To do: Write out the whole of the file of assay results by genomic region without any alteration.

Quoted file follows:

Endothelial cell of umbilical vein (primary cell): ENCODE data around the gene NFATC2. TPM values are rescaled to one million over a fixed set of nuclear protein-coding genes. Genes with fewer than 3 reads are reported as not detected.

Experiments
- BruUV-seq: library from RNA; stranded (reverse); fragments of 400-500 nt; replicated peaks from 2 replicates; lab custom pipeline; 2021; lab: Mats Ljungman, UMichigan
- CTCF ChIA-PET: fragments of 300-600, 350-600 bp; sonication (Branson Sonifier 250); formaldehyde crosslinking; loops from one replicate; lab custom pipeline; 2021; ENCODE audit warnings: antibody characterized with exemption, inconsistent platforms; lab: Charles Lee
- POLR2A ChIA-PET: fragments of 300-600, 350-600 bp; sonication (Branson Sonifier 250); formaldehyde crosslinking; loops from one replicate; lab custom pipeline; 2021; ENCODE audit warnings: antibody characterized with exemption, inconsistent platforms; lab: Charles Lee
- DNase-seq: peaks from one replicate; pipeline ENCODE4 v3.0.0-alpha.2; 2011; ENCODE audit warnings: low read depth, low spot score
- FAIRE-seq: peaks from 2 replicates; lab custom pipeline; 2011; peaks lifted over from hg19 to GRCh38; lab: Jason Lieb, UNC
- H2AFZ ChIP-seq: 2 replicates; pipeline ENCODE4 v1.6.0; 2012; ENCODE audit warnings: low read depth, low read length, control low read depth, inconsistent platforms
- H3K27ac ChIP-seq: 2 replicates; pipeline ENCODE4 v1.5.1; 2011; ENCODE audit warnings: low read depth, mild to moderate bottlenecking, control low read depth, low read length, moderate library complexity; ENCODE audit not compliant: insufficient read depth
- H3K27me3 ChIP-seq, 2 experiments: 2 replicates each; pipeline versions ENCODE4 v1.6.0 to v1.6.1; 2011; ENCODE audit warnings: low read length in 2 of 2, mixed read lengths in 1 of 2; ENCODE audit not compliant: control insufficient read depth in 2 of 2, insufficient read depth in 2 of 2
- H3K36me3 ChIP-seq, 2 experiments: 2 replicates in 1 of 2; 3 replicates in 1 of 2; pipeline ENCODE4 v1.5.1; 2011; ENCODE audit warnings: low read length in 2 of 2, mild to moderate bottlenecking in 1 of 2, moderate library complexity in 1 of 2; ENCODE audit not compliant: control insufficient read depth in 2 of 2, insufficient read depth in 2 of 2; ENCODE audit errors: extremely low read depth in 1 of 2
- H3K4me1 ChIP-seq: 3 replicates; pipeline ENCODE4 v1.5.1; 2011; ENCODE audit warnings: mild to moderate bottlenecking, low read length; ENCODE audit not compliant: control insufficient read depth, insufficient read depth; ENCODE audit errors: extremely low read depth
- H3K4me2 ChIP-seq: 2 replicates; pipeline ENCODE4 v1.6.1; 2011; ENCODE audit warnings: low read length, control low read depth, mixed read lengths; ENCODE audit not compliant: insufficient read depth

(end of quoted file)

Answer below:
Endothelial cell of umbilical vein (primary cell): ENCODE data around the gene NFATC2. TPM values are rescaled to one million over a fixed set of nuclear protein-coding genes. Genes with fewer than 3 reads are reported as not detected.

Experiments
- BruUV-seq: library from RNA; stranded (reverse); fragments of 400-500 nt; replicated peaks from 2 replicates; lab custom pipeline; 2021; lab: Mats Ljungman, UMichigan
- CTCF ChIA-PET: fragments of 300-600, 350-600 bp; sonication (Branson Sonifier 250); formaldehyde crosslinking; loops from one replicate; lab custom pipeline; 2021; ENCODE audit warnings: antibody characterized with exemption, inconsistent platforms; lab: Charles Lee
- POLR2A ChIA-PET: fragments of 300-600, 350-600 bp; sonication (Branson Sonifier 250); formaldehyde crosslinking; loops from one replicate; lab custom pipeline; 2021; ENCODE audit warnings: antibody characterized with exemption, inconsistent platforms; lab: Charles Lee
- DNase-seq: peaks from one replicate; pipeline ENCODE4 v3.0.0-alpha.2; 2011; ENCODE audit warnings: low read depth, low spot score
- FAIRE-seq: peaks from 2 replicates; lab custom pipeline; 2011; peaks lifted over from hg19 to GRCh38; lab: Jason Lieb, UNC
- H2AFZ ChIP-seq: 2 replicates; pipeline ENCODE4 v1.6.0; 2012; ENCODE audit warnings: low read depth, low read length, control low read depth, inconsistent platforms
- H3K27ac ChIP-seq: 2 replicates; pipeline ENCODE4 v1.5.1; 2011; ENCODE audit warnings: low read depth, mild to moderate bottlenecking, control low read depth, low read length, moderate library complexity; ENCODE audit not compliant: insufficient read depth
- H3K27me3 ChIP-seq, 2 experiments: 2 replicates each; pipeline versions ENCODE4 v1.6.0 to v1.6.1; 2011; ENCODE audit warnings: low read length in 2 of 2, mixed read lengths in 1 of 2; ENCODE audit not compliant: control insufficient read depth in 2 of 2, insufficient read depth in 2 of 2
- H3K36me3 ChIP-seq, 2 experiments: 2 replicates in 1 of 2; 3 replicates in 1 of 2; pipeline ENCODE4 v1.5.1; 2011; ENCODE audit warnings: low read length in 2 of 2, mild to moderate bottlenecking in 1 of 2, moderate library complexity in 1 of 2; ENCODE audit not compliant: control insufficient read depth in 2 of 2, insufficient read depth in 2 of 2; ENCODE audit errors: extremely low read depth in 1 of 2
- H3K4me1 ChIP-seq: 3 replicates; pipeline ENCODE4 v1.5.1; 2011; ENCODE audit warnings: mild to moderate bottlenecking, low read length; ENCODE audit not compliant: control insufficient read depth, insufficient read depth; ENCODE audit errors: extremely low read depth
- H3K4me2 ChIP-seq: 2 replicates; pipeline ENCODE4 v1.6.1; 2011; ENCODE audit warnings: low read length, control low read depth, mixed read lengths; ENCODE audit not compliant: insufficient read depth